True, McDonald's has persuaded millions of mostly female customers to buy its healthier, higher-priced salads. "We are improving our relevance with products like salads, which cast a favorable glow over our brand and the rest of our menu," boasted McDonald's chief financial officer, Matthew Paul, in a conference call with analysts in July 2004.

In 2005, salad sales totaled 173 million units, about even with salad sales in 2004. Per month, however, sales have slipped from 14.7 million salads in 2003 to 9.6 million in 2006.

And every day, McDonald's moves a lot more double cheeseburgers than either salads or the new Premium Chicken Sandwich — most versions of the sandwich have more calories and more sodium than a double cheeseburger. Richard Adams, a former McDonald's executive who now works as a consultant for franchisees, says the average store sells roughly 50 salads a day and 50 to 60 Premium Chicken Sandwiches, compared with 300 to 400 double cheeseburgers from the Dollar Menu.

Reacting to the success of McDonald's Dollar Menu, Wendy's and Burger King both started promoting their versions of low-priced deals. Wendy's, which in 1989 was the first burger chain to experiment with menu items for $1, lowered prices on its Super Value Menu to 99 cents in January. And in February, Burger King started offering its own version of a dollar menu, including the Whopper Jr. and cheeseburgers.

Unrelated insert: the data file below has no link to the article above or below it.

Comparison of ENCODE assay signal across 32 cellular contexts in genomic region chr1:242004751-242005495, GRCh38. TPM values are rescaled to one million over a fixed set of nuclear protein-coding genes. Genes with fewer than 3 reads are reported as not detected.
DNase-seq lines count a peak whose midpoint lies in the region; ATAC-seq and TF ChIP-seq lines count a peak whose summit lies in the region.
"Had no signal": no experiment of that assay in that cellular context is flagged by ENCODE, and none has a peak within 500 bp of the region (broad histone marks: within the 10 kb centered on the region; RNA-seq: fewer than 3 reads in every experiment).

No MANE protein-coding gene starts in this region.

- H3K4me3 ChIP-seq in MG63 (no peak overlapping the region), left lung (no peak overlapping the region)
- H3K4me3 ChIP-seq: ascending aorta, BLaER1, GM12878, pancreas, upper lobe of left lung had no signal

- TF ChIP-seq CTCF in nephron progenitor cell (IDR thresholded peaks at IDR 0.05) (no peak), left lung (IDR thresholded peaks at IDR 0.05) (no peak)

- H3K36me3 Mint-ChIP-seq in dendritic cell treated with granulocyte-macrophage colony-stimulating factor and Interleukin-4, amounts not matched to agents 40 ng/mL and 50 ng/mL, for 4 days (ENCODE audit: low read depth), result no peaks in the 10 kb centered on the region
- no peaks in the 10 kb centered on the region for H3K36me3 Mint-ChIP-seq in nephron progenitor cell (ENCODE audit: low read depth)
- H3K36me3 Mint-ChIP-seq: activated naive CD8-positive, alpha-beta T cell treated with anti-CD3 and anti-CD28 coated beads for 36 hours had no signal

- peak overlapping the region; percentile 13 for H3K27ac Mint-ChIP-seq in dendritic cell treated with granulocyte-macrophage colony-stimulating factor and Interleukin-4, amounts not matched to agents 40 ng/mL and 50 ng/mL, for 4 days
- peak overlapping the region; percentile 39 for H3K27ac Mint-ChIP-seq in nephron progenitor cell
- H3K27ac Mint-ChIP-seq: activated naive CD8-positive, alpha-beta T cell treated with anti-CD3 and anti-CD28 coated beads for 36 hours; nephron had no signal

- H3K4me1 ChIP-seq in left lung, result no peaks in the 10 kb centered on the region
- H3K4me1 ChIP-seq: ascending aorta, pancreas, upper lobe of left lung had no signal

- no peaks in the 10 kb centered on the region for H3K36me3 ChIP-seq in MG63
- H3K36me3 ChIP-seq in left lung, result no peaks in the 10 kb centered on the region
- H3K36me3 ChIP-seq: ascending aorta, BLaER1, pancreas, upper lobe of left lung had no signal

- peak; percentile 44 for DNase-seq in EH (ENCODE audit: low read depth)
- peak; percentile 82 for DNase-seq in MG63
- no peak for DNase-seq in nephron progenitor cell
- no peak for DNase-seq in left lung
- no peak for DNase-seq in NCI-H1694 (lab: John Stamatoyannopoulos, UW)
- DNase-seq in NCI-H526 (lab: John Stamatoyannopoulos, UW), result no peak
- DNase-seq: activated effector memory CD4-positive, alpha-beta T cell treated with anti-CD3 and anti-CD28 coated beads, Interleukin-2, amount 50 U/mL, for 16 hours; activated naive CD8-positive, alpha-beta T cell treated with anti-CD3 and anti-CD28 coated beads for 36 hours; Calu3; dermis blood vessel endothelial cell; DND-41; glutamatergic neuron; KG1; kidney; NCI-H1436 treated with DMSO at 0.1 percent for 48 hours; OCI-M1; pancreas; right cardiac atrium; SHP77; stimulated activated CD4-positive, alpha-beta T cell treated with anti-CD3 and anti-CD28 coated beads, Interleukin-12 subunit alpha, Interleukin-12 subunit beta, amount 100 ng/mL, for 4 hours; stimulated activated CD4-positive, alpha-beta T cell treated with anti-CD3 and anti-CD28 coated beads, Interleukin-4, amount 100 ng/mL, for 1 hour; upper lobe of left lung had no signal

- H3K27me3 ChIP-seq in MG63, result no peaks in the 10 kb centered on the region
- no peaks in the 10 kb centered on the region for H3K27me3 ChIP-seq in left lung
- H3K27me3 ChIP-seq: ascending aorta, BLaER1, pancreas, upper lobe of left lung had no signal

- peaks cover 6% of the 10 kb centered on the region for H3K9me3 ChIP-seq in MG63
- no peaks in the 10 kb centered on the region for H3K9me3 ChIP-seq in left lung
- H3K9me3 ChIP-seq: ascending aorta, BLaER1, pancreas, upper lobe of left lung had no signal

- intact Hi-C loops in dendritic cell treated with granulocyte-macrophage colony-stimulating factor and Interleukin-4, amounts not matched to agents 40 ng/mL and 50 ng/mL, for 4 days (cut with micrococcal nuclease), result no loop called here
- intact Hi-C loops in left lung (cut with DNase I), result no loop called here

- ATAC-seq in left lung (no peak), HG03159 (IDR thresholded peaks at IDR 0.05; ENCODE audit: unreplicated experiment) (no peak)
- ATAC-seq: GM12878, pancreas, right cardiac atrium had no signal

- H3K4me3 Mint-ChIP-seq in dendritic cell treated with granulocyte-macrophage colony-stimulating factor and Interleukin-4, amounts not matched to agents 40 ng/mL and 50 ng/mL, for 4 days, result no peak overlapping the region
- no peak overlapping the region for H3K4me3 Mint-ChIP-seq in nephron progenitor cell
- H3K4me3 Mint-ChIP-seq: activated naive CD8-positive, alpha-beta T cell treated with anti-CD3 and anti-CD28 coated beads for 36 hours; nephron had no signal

The Dollar Menu became a permanent part of McDonald's menu in the United States in late 2002. It offers items like a double cheeseburger, the fried McChicken sandwich, French fries, a hot fudge sundae, pies, a side salad, a yogurt parfait and a 16-ounce soda.

Since McDonald's started advertising the Dollar Menu nationally, the double cheeseburger has become the chain's most ordered item. Even priced at $1, double cheeseburgers bring in more revenue than salads or the chicken sandwiches, which cost $3.19 to $4.29.

McDonald's executives say the Dollar Menu has driven enormous additional traffic into the stores, primarily young men and women aged 18 to 24. "The Dollar Menu appeals to lower-income, ethnic consumers," said Steve Levigne, vice president for United States business research at McDonald's. "It's people who don't always have $6 in their pocket."

Just three and a half years ago, McDonald's was struggling mightily. Its stock had tumbled 56 percent in 10 months and the company had reported its first quarterly loss. Sales at existing stores in the United States, by far McDonald's biggest market, were not growing and in many instances were declining.

Stung by obesity lawsuits and criticism from books like "Fast Food Nation," the company's brand seemed passé and the high-calorie, high-fat, high-sodium cuisine appeared poised for a long decline.

But that did not happen. Today, McDonald's business, both in the United States and globally, is growing; the chain gets some one million more American visitors a day than it did just a year ago.